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Armchair physician corner

A simple question - because simple is my field of expertise!

Is Crohn's a 20th / 21st Century disease?
Is Crohn's a Western disease?

If the answer to either question is yes does this imply (allowing for the hereditary factor) Crohn's is essentially caused by diet?

Asks the explosive question then steps back into the shadows!
Robert, you crack me up! And that's a wonderful thing! In my opinion, to the 2nd question, yes, I believe it is more of a Western disease and probably caused by diet more than we realize. Just started reading "The Maker's Diet" because of that.
I also agree that diet is a factor, but to play the devil's advocate here...

Did Crohn's come about in the 20th century or just the means of diagnosing it?

Do more "western" people have Crohn's because of their diets or their genetics?
I think a lot must be due to better diagnosis in the west. You know how difficult IBD can be to spot. And with how common diarrhoea is in a lot of under developed countries- who knows how many cases are IBD?

likewise with it being a 20th century disease- before MRIs I bet a lot of cases went undiagnosed/wrongly diagnosed. Even a few decades ago (never mind centuries) it would have been hard to diagnose. Like my grandma- she had bowel problems and 'IBS' but died from bowel cancer around 20 years ago. Could she have had undiagnosed IBD?


It's not a 20th century disease by any means. The royal family has admitted that Albert (Victorias beloved husband) actually died from it. And many, many others from complications due to it over a very long, long period of time.

It isnt just diet either, as it tends to run in families. Cant be just a 'western' thing either. It tends to run in Jewish families.

Sorry, that may make this more complicated! :ybatty:


Naples, Florida
I think diet would be too simplistic. Lifestyle would be more encompassing but then you need to throw in genetics and environment as well. For example on the lifestyle aspect, I think vitamin D plays an enormous role in how IBD manifests. We don't go outside anymore and when we do, we cover up or wear sunscreen. If you look at just diet, just environment, just pathogens, just genetics, just stress levels, etc then you're seeing only a few pieces of a very big and complicated puzzle. I don't think science has any clue how many pieces there are and there's a decent chance a couple pieces have fallen on the floor and the cat ran off with them.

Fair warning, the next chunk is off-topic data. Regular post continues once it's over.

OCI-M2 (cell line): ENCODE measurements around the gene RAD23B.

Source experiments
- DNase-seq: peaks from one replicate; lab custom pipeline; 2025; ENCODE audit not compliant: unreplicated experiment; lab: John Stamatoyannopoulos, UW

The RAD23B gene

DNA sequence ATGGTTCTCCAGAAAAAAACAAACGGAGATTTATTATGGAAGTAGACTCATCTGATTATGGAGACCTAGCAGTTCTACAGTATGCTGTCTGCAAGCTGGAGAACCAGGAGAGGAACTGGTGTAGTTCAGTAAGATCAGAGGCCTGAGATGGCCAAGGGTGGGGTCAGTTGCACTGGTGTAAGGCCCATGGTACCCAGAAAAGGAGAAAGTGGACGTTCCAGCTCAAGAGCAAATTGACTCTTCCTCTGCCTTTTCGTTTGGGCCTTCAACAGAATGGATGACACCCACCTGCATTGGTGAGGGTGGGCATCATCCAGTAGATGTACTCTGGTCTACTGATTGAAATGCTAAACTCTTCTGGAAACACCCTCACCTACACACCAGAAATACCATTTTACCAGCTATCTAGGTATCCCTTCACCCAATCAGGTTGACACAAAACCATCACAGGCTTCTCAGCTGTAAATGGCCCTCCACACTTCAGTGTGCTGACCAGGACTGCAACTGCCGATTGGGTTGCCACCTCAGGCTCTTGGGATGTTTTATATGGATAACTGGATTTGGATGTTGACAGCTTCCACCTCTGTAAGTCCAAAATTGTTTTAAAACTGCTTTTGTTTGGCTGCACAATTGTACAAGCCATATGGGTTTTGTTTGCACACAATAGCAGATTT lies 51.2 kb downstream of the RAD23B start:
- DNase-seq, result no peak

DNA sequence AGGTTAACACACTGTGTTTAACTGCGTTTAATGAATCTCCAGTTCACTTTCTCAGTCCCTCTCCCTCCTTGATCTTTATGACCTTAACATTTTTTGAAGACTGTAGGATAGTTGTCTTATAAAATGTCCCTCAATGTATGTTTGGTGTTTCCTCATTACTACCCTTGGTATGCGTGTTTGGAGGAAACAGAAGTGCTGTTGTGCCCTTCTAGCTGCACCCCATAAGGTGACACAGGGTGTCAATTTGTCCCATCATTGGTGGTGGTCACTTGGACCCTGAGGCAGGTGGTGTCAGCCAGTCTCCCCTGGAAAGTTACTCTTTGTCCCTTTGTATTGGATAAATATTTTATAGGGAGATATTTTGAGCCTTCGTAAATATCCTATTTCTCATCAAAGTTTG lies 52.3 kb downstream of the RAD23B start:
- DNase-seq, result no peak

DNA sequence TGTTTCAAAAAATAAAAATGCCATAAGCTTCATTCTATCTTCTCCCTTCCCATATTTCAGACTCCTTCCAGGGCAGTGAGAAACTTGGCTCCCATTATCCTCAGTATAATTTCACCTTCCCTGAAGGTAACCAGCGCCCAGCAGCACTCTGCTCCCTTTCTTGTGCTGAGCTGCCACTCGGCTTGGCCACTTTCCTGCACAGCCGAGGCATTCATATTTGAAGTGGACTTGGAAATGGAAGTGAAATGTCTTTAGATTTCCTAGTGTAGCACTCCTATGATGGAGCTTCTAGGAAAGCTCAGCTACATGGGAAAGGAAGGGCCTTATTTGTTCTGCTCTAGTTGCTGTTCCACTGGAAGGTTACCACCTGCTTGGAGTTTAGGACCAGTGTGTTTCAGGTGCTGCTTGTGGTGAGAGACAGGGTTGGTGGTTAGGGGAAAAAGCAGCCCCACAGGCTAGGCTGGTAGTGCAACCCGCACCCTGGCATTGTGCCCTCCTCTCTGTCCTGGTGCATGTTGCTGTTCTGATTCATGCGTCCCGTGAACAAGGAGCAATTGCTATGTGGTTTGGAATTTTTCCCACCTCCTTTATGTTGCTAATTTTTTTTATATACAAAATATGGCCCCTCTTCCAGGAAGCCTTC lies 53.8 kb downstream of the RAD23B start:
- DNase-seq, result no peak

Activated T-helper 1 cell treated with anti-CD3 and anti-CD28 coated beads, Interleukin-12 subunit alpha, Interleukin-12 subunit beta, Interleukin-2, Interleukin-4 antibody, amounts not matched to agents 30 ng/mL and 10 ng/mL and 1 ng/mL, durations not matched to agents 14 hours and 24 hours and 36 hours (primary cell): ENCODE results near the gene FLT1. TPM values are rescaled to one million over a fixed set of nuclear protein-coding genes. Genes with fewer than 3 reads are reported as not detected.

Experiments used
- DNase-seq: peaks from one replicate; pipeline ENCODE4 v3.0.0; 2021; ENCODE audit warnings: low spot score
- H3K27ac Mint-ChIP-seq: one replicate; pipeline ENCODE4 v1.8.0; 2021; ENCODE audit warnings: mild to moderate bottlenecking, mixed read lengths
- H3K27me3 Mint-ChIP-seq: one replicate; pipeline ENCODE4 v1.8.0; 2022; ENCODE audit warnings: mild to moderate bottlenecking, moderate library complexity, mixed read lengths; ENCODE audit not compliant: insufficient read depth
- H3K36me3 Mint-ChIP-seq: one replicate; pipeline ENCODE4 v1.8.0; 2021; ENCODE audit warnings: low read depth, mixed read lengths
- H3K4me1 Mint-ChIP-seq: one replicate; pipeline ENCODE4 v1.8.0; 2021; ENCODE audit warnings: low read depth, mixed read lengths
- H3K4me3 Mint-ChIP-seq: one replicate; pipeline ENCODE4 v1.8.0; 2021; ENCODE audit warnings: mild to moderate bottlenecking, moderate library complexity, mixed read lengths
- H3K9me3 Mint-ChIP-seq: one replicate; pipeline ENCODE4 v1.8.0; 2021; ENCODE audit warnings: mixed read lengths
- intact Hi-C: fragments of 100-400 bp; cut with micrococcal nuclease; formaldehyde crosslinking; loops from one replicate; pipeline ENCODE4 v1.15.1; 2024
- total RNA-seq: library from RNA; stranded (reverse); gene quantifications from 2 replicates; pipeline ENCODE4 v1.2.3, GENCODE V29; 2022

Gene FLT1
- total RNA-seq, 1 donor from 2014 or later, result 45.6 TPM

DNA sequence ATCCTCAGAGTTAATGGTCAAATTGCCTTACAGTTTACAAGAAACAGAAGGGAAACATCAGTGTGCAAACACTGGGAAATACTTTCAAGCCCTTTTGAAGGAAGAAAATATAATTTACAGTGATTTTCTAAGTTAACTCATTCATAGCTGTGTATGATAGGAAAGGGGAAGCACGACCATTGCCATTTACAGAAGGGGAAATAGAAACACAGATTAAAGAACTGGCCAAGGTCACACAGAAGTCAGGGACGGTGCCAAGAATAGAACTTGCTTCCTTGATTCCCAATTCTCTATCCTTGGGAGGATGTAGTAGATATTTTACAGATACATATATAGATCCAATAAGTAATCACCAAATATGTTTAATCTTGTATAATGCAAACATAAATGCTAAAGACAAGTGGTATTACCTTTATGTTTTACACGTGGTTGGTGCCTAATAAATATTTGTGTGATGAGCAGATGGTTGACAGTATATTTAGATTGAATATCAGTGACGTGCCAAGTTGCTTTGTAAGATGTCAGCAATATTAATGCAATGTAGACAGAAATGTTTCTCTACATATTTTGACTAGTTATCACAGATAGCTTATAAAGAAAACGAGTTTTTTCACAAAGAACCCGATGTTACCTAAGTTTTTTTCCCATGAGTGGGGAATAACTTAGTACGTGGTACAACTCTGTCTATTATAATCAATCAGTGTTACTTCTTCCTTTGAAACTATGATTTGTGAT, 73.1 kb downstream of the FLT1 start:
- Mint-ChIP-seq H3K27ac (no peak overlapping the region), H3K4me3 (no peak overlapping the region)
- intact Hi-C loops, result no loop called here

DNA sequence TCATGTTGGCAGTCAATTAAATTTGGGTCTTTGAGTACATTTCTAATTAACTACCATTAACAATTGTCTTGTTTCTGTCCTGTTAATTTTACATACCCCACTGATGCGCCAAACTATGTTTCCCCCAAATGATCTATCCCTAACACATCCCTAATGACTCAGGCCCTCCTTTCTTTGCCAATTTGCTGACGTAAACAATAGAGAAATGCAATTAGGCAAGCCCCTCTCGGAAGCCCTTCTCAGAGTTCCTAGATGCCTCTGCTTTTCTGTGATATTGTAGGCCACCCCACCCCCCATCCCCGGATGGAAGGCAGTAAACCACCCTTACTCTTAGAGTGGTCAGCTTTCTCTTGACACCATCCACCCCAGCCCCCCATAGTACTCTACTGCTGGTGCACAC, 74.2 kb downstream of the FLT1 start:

True, all points true! And then you have the theories that deal with not having enough of the "good" micro organisms, that we have overmedicated, overcleansed them out of our guts.
Good question, I wish I knew.

It can be interesting to read what our ancestors ate, life style lived, diseases suffered from, compared to a more modern diet and what conditions developed. It does seem that diet can play a significant role in health in ways probably not thought.

One of the more famous physicians to look into this was Weston Price, a dentist from America. He was working for the forerunner to the American Dental Association. In the 1930s he visited different cultures just being exposed to a western modern diet and observed diseases and conditions that formed. Places he explored where Scottish islands, Swiss mountains, Pacific islands, Eskimos, and original Australians. This is a summary of what he observed from his book ~

"Nutrition and Physical Degeneration"


For nearly 10 years, Weston Price and his wife traveled around the world in search of the secret to health. Instead of looking at people afflicted with disease symptoms, this highly-respected dentist and dental researcher chose to focus on healthy individuals, and challenged himself to understand how they achieved such amazing health. Dr. Price traveled to hundreds of cities in a total of 14 different countries in his search to find healthy people. He investigated some of the most remote areas in the world. He observed perfect dental arches, minimal tooth decay, high immunity to tuberculosis and overall excellent health in those groups of people who ate their indigenous foods. He found when these people were introduced to modernized foods, such as white flour, white sugar, refined vegetable oils and canned goods, signs of degeneration quickly became quite evident. Dental caries, deformed jaw structures, crooked teeth, arthritis and a low immunity to tuberculosis became rampant amongst them. Dr. Price documented this ancestral wisdom including hundreds of photos in his book, Nutrition and Physical Degeneration.